We’re living in a pivotal decade. By 2030, global emissions must fall by half, mostly through massive deployment of commercial solutions such as wind turbines, solar panels, and electric vehicles. But emerging climate technologies must come to market during this decade too, even if they don’t make much of a dent in emissions right away. The International Energy Agency forecasts that roughly half the reductions needed to cut emissions to nearly zero by 2050 must come from technologies that are not ready for the market today because they’re too expensive to manufacture, haven’t been tested at scale, or both.
Only a handful of clean technologies, such as silicon solar panels, onshore wind turbines, light- emitting diodes (LEDs), and lithium-ion batteries, have graduated from scientific laboratories to mass deployment. And it took decades for them to reach a scale where they could significantly reduce global emissions. Those timelines must be compressed for the world to have a chance of limiting global warming to 1.5 °C above preindustrial levels, which world leaders agreed at last year’s Glasgow Climate Conference would offer the best chance of avoiding catastrophic effects.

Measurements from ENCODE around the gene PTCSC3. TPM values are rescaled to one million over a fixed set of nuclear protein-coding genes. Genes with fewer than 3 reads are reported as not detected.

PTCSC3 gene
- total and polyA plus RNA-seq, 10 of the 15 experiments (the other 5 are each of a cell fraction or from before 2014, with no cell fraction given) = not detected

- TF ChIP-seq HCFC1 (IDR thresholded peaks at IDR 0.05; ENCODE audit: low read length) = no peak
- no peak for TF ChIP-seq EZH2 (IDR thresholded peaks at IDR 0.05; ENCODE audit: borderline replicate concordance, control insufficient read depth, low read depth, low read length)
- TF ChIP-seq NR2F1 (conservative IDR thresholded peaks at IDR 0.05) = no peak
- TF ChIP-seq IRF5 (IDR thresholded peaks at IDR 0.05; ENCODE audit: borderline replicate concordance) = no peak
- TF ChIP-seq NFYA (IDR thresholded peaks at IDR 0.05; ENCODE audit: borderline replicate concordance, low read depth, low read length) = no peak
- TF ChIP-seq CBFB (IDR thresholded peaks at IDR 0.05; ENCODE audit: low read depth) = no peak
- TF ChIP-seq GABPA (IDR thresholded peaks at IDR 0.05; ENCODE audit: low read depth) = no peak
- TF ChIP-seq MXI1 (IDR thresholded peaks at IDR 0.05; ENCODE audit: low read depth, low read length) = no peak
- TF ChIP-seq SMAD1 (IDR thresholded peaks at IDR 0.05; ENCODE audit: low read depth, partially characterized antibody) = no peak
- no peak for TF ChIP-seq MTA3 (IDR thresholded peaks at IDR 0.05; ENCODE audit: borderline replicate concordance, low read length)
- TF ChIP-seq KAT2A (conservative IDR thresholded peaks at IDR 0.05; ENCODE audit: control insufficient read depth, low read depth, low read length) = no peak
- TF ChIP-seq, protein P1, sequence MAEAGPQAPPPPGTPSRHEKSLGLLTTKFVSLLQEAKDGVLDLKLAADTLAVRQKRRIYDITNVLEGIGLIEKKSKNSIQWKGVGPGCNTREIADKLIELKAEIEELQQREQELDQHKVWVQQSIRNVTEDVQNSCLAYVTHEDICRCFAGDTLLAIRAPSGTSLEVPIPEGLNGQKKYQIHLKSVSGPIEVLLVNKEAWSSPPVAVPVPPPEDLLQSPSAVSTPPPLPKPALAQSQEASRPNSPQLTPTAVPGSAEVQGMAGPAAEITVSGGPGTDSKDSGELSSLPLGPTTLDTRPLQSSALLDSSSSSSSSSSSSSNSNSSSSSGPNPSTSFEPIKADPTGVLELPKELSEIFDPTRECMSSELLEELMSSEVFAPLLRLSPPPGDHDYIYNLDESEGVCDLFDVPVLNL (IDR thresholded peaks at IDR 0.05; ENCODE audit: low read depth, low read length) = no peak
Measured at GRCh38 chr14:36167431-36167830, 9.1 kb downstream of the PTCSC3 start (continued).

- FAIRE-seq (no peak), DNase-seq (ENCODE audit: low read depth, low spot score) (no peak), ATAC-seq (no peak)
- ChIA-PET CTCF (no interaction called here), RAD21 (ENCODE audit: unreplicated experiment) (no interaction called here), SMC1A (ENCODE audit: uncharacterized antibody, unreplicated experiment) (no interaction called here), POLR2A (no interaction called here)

Read the full story at MIT Technology Review.